- The Washington Times - Thursday, December 19, 2002

Too many people have asked the wrong question about Trent Lott and have come up with the wrong answer. The real question is not so much about Sen. Lott's past statements but about the Republican Party's future.
What will the Mississippian's continuance as majority leader mean to his party's future in the political battles ahead, including the elections of 2004? In a closely divided country, anything can tip the scales.
A real racist would probably have had better sense than to make the remarks that got Mr. Lott in hot water. Those who are convinced that Mr. Lott is a racist should consider the fact that he has over the years said many ill-considered and even reckless things on many subjects besides race.
That doesn't reduce his responsibility. It adds to the political liability that the man has become in his role as majority leader in the Senate. The fact that some liberal Senate Democrats said from the outset that they did not believe Mr. Lott to be a racist may be a measure of how much of a continuing liability they expect him to be for the Republicans, and therefore how useful he will be as a target in future political battles in the Senate and at the polls in 2004.
Some defenders of Mr. Lott were angry at the double standards being applied in the media and elsewhere. Race hustlers like the Rev. Jesse Jackson and the Rev. Al Sharpton were taken seriously in the media when they attacked Mr. Lott morally, despite Mr. Jackson's own record of anti-Semitic remarks and the hoax against white public officials that put Mr. Sharpton on the map.
All that is true and important in other contexts but irrelevant to the crucial issue of whether Mr. Lott should remain the majority leader of the Senate Republicans. Stopping black racists from accusing others of racism was not one of the options available to Republicans. Nor was making the media honest an option on the table, desirable as that might be.
The actual choice facing Republicans is whether they want Mr. Lott to be out front as the face of their party when they confront future political battles over judicial nominees, national security and the rest of the Bush administration agenda.
Any judge who has ever ruled against any claim however outrageous by any organization that calls itself a civil rights group is likely to be hit with charges of "racism" when he or she is nominated for an appellate court appointment and is up for confirmation in the Senate. Who is going to go on nationwide television and reassure the public that the nominee is not a racist? Mr. Lott?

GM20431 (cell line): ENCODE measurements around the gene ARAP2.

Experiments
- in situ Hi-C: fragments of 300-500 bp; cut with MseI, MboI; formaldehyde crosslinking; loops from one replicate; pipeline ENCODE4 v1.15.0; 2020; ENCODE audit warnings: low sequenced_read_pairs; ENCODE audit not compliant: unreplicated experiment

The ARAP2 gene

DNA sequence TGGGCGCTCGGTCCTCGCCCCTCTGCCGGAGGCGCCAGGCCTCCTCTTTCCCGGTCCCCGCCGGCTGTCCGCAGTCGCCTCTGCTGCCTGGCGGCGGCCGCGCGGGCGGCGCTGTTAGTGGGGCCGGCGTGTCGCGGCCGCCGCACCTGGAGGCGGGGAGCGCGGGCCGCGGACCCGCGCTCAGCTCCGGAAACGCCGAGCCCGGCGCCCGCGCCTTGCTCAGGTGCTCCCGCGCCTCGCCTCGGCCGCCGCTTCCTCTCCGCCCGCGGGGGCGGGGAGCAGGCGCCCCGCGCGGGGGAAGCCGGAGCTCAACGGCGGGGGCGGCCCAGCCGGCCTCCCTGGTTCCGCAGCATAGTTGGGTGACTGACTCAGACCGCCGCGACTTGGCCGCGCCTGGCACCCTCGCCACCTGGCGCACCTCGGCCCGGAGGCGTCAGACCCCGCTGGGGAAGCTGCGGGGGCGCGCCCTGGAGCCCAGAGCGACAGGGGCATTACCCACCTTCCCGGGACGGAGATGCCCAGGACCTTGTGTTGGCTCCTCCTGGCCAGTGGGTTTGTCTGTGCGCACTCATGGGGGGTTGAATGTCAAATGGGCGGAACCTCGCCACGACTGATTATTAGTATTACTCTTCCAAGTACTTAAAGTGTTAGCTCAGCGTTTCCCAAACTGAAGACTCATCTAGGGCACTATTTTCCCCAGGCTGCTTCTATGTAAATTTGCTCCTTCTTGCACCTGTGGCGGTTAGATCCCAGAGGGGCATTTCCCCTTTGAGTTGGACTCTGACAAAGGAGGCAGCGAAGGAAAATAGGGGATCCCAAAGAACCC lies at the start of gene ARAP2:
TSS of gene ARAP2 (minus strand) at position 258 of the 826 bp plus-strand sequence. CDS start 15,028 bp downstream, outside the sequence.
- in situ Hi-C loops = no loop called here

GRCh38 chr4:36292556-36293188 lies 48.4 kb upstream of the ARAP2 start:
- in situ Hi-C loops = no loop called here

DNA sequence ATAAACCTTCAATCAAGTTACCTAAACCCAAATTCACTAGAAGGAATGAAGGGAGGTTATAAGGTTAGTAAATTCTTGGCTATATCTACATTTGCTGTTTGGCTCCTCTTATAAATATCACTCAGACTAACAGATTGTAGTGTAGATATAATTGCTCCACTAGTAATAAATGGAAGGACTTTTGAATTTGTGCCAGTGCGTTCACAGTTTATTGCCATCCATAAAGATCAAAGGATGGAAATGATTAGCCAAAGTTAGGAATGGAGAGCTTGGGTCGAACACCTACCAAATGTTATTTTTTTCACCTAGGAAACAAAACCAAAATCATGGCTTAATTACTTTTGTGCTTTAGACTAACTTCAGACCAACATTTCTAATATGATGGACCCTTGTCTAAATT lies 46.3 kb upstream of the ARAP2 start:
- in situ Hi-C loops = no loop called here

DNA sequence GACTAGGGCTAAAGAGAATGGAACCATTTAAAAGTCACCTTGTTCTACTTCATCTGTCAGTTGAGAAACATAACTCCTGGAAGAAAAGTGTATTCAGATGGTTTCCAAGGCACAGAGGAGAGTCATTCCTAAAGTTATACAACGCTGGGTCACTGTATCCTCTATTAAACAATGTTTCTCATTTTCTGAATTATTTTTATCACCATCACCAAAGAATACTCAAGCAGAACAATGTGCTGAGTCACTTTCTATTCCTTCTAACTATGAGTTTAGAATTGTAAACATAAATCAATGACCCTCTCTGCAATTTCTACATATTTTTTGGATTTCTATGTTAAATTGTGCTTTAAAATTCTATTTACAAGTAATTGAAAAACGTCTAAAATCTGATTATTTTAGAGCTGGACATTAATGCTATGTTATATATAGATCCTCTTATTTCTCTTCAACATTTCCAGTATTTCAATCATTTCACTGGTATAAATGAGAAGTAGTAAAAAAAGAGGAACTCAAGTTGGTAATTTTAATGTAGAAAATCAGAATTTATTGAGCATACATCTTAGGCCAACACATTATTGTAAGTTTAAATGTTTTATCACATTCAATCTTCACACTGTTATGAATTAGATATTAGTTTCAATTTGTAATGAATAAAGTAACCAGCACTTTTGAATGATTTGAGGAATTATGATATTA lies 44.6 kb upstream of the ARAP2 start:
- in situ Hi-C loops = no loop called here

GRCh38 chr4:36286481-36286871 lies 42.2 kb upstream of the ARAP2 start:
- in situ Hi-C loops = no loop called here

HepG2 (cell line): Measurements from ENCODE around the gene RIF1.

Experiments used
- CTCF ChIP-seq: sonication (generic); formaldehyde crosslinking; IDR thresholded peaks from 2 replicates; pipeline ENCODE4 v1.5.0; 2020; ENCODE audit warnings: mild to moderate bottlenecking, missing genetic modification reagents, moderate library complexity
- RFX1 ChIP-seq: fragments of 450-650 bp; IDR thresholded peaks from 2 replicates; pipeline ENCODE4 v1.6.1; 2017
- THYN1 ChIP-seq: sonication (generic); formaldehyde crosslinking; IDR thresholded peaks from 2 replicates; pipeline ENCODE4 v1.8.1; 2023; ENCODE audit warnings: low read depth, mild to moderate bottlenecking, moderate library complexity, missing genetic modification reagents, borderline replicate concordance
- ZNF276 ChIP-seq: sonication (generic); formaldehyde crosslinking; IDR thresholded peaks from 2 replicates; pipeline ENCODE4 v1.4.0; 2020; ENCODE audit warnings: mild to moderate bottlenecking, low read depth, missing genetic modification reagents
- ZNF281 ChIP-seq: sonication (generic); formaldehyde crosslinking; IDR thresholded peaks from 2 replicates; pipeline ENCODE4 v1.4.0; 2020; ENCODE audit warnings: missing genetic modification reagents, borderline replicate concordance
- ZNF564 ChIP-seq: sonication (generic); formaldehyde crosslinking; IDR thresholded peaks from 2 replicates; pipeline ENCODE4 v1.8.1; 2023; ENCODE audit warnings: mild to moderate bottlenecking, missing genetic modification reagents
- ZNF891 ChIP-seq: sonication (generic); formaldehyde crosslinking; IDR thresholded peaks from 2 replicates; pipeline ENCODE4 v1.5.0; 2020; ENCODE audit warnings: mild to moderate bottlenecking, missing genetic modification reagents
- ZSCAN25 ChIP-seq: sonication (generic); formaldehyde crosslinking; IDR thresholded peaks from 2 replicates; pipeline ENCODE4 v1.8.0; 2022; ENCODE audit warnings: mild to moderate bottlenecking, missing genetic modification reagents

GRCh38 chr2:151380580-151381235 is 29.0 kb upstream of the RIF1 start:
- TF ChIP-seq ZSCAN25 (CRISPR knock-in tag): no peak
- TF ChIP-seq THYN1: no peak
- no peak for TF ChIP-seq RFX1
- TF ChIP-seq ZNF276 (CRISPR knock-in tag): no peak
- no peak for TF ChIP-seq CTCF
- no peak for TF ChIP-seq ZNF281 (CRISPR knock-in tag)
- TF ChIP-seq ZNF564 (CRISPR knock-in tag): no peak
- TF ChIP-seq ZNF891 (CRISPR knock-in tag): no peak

Anything in national security policy that can be construed as "racial profiling" of people from the Middle East will be construed that way by critics. When the Republican leadership is called upon to defend the policy, will Mr. Lott's presence among that leadership help the credibility of their defense?
One of the great opportunities that Republicans have of making inroads into the Democrats' virtual monopoly of minority votes in the years ahead is by offering vouchers as a way to rescue minority children from failing schools. But any attempt to claim the moral high ground on this issue can be dismissed with sneering remarks about the Republican majority leader.
No wonder some Democrats want Mr. Lott to stay front and center. He can be a living red herring. Long after the current furor has died down, this episode can be resurrected for political encores.
Meanwhile, Republicans will have to tiptoe around racial issues and even kowtow to the likes of Mr. Sharpton. This can only disgust and demoralize the Republicans' own supporters.
The media furor and frenzy may have caused some Republican leaders to instinctively come to Mr. Lott's defense against overblown charges. Moreover, a sense of decency probably made them reluctant to publicly humiliate the man by stripping him of his majority leadership position.
But, make no mistake, the Republicans have already paid a price, and it is only the down payment. That Mr. Lott did not step aside himself is a greater disqualification for leadership than anything that he said.

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